The preaching tour of the American lay evangelist Dwight L. Moody (Moody, Dwight L) through the British Isles in 1873–75 marked the beginning of a new surge of Anglo-U.S. revivalism. In his subsequent revival activity, Moody perfected efficient techniques that characterized the urban mass evangelistic campaigns (mission) of early 20th-century revivalists such as Reuben A. Torrey, Billy Sunday, and others. The interdenominationally supported revivalism of Moody and his imitators in 1875–1915 constituted, in part, a conscious cooperative effort by the Protestant churches to alleviate the plight of urban industrial society by evangelizing the masses and, in part, an unconscious effort to counter the challenge to Protestant orthodoxy brought on by the new critical methods of studying the Bible and by modern scientific ideas concerning evolution.

      Although American Protestantism in general lost interest in revivalism in the first half of the 20th century, tent revivals as well as annual revivals in churches in the South and Midwest continued to be an important feature of Protestant church life. After World War II, however, a renewed interest in mass evangelism was especially evident in the widespread support given to the revival “crusades” of the American evangelist Billy Graham (Graham, Billy) and various regional revivalists. Graham's crusades, often conducted in major metropolitan centres, were but the best known of many such revivals.

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Universalium. 2010.

Look at other dictionaries:

  • Revivalism — Re*viv al*ism, n. The spirit of religious revivals; the methods of revivalists. [1913 Webster] …   The Collaborative International Dictionary of English

  • revivalism — [ri vī′vəliz΄əm] n. 1. the fervid spirit or methods characteristic of religious revivals 2. a desire to revive former ways …   English World dictionary

  • revivalism —    The term revival, in its most general sense, refers to a period of renewal within a Christian country or community during which many nonbelievers become believers, and many of the faithful find a new level of religious commitment. More… …   Encyclopedia of Protestantism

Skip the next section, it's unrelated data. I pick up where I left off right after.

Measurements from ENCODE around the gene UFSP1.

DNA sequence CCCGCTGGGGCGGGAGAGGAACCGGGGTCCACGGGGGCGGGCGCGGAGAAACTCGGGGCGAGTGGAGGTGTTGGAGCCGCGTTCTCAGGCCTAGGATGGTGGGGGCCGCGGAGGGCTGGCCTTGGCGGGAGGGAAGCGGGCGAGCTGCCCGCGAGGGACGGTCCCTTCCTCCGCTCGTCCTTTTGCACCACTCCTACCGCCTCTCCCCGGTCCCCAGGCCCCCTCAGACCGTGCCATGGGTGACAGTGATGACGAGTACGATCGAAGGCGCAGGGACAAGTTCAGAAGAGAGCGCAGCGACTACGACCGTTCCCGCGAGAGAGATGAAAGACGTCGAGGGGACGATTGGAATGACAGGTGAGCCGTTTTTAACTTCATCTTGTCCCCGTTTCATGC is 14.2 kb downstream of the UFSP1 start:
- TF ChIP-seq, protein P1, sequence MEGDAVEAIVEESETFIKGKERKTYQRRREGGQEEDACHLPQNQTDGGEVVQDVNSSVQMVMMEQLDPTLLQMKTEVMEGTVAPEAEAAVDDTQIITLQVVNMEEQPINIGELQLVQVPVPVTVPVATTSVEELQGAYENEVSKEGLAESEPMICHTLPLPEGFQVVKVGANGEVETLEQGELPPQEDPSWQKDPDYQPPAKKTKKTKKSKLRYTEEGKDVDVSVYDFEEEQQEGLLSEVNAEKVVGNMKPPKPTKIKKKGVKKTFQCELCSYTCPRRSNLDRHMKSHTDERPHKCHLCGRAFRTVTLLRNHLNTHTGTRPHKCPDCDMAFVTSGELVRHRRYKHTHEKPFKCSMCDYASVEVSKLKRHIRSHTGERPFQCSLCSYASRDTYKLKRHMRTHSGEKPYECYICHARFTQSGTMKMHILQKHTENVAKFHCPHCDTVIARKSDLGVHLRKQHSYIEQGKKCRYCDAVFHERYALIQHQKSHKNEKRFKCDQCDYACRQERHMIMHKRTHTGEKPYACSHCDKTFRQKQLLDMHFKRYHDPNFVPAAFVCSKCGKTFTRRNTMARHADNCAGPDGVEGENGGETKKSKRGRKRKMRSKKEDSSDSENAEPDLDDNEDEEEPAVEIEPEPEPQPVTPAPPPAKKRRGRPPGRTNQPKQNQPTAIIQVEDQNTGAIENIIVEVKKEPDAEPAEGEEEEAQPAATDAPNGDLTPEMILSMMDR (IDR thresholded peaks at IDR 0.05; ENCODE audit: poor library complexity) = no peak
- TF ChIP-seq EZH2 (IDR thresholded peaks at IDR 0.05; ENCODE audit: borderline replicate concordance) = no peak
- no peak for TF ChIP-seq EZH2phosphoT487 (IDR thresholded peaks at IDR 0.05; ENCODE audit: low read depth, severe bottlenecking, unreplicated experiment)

• revivalism — [[t]rɪva͟ɪvəlɪzəm[/t]] N UNCOUNT: usu adj N Revivalism is a movement whose aim is to make a religion more popular and more influential. ...a time of intense religious revivalism. ...Hindu revivalism …   English dictionary

  • Revivalism — Revival in a Christian context generally refers to a specific period of spiritual renewal in the life of the Church. While elements such as mass conversions and perceived beneficial effects on the moral climate of a given culture may be involved …   Wikipedia

  • revivalism — re|viv|al|ism [ rı vaıvl,ızəm ] noun uncount 1. ) a religious movement encouraging people to be interested in Christianity: Methodist revivalism 2. ) the process of encouraging new interest in something such as an old tradition or a type of music …   Usage of the words and phrases in modern English

  • revivalism — UK [rɪˈvaɪv(ə)lˌɪz(ə)m] / US [rɪˈvaɪv(ə)lˌɪzəm] noun [uncountable] 1) a religious movement encouraging people to be interested in Christianity Methodist revivalism 2) the process of encouraging new interest in something such as an old tradition… …   English dictionary

  • revivalism — noun Date: 1815 1. the spirit or methods characteristic of religious revivals 2. a tendency or desire to revive or restore …   New Collegiate Dictionary

  • revivalism — noun The spiritual fervour of a religious revival …   Wiktionary

  • revivalism — re|vi|val|is|m [rıˈvaıvəlızəm] n [U] organized attempts to make a religion more popular >revivalist adj …   Dictionary of contemporary English